This is the first in what I hope will be a long line of "Area Chair Summaries" from NLP-related conferences. If you would like to contribute one, please contact me!
For ACL this year, I was lucky to be the Area Chair for the summarization track. I know I've said it before, but we really got a ton of great papers this year. In the end, seven were accepted for presentation (note there are also some summarization-related papers that officially fell under "Generation" for which I was not the area chair). I would like to say that there was some sort of unifying theme this year, but there's not one that I can actually come up with. The papers were:
Most of these you can guess the contents more-or-less by their titles, but here's a quick run-down. Nomoto's is probably the hardest to guess. I dare-say it actually sounds a bit boring from just the title; it leads me to think it's yet another sentence compression method. But if you start reading the paper, you find out all about compression under dependency structures, summarization of Japanese text, and an fairly thorough evaluation.
The Titov and McDonald paper attempts to model associations between fine-grained user reviews of restaurants (eg: how do you rate the food versus the ambiance?) and the actual text in the reviews. This enables them to produce summaries that are specific to particular aspects of the review.
Biadsi, Hircshberg and Filatova present a model for producing biographies, by trying to identify biography-like sentences from Wikipedia (a source that's gaining more an more attention these days). One aspect that I found most interesting here was that they attempt to do full-on reference resolution and referring expression generation. This has always been something I've been too scared to touch, but they actually present some results that show that it's worthwhile!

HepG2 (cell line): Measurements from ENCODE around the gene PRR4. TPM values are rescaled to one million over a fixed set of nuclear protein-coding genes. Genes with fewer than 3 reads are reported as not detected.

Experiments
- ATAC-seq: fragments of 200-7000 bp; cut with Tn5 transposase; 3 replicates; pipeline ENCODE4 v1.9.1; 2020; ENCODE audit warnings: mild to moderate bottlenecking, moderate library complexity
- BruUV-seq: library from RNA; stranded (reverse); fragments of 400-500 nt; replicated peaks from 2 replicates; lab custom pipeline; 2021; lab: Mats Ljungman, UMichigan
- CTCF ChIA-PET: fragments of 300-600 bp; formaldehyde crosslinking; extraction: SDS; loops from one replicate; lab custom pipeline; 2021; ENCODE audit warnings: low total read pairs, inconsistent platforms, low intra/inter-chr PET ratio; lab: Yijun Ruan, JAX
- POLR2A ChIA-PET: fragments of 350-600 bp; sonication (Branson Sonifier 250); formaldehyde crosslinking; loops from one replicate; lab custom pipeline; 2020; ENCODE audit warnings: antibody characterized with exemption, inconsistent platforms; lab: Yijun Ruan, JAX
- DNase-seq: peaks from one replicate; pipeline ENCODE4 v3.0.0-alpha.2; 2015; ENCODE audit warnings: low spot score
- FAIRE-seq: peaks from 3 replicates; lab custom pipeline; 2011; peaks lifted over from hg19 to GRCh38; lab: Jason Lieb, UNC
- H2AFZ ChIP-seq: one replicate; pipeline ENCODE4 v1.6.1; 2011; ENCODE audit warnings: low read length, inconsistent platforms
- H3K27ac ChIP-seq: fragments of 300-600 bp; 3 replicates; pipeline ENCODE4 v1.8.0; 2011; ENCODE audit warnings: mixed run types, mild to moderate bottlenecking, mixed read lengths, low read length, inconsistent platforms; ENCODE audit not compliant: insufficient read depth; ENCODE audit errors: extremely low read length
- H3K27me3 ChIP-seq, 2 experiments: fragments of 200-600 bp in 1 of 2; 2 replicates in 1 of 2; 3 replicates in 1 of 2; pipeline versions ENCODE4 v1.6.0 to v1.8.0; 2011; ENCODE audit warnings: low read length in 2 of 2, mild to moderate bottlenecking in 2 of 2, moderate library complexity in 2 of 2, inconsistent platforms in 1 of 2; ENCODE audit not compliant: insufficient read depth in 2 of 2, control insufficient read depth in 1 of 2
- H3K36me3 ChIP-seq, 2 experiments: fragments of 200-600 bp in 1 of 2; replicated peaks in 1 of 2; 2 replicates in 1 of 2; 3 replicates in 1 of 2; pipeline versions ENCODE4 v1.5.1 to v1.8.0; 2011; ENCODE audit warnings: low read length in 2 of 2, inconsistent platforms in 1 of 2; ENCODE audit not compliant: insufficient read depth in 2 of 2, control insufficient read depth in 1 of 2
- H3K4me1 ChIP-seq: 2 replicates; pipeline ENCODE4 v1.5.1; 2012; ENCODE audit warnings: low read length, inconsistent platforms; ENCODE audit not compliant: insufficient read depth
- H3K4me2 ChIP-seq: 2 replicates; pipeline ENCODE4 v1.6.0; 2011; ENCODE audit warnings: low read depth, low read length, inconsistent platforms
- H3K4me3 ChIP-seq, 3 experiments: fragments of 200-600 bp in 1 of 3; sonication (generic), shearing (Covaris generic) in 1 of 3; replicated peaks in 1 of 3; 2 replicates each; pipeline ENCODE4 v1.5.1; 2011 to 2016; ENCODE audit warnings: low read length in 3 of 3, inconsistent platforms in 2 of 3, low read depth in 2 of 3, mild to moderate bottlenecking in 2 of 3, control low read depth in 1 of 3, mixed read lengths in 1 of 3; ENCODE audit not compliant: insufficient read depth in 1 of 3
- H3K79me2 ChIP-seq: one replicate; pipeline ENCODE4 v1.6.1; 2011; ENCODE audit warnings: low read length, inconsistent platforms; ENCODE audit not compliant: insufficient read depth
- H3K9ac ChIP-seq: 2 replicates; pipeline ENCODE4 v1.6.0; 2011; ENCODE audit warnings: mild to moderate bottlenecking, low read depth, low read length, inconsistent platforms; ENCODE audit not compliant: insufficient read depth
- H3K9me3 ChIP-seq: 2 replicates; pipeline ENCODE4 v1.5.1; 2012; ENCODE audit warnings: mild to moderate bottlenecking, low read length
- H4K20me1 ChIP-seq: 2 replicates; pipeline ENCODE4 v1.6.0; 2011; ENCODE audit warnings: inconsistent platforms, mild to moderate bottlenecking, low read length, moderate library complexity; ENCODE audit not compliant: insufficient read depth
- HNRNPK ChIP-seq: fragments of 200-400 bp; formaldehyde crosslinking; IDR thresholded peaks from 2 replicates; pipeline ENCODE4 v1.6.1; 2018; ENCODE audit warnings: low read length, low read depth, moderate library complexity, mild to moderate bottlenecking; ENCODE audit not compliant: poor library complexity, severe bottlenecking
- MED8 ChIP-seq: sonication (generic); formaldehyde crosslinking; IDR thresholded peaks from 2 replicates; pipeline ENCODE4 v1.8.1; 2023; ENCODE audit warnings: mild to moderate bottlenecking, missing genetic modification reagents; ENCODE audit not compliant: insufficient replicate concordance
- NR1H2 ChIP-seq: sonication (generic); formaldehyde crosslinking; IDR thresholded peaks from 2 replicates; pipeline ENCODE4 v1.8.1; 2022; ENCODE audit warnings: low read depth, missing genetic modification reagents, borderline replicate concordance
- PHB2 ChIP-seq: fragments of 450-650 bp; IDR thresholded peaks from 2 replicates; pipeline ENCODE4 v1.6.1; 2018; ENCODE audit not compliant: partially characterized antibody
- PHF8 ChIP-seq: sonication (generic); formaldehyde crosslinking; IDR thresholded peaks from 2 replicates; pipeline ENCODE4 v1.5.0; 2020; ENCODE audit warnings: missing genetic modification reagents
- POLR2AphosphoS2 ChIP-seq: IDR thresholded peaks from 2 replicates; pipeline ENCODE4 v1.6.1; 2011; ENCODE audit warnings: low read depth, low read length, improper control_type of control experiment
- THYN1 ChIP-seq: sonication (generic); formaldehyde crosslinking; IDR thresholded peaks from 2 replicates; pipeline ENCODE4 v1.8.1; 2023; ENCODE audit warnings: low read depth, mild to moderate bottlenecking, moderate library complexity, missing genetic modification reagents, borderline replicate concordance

Mei and Zhai talk about a sentence-retrieval method for summarizing scientific documents, which they gathered from DBLP. They take advantage of citation sentences (called "citances" by Marti Hearst and also explored deeply by Simone Teufel) and make a "citation" language model. This language model is interpolated with the standard document language model to perform extraction. This allows them to extract sentences that readers care about, not what the author thinks you should care about. The key limitation, of course, is that it only works once the paper has been cited for a while. (It would be nice to see how many citations you need before it's worth doing this.)The paper by Nenkova and Louis describes a model for predicting if a batch of documents is going to be difficult (for a machine) to summarize. This is akin to the notion of query-difficulty that you see in IR. The results are about what you'd expect, but it's nice to see them played out. In particular, you see that more cohesive sets of documents are easier to summarize. Read the paper for more.
Penn and Zhu look at how well Rouge works when trying to summarize speech. They look at both Switchboard data (telephone conversations) and lectures. They have many interesting findings that cast doubt not only on the role that Rouge plays in speech summarization, but also on what sort of baselines are reasonable for speech, and what role meta-data plays in speech summarization. If you care at all about the intersection of speech and summarization, this truly is a must-read.
Last but not least, Carenini, Ng and Zhou discuss the task of summarizing emails (following up on previously work by the same authors on roughly the same task). Since the most relevant past work appeared in WWW07, I'll actually comment on that too (maybe unknown to many readers). There is quite a bit of work here, that primarily aims at finding useful features for summarizing chains of emails. They look at things like cue words, semantic similarity, lexical similarity, "PageRank" measures and a handful of others. This is all done in a graph-based framework that is pieced together based on processing the email chain (from what I can tell, this is highly non-trivial).
After writing this, I think that maybe the connecting thread is that there's a lot of work that aims at doing summarization for things other than straight news stories. I think this is a fantastic step for the community. Keep up the good work, guys!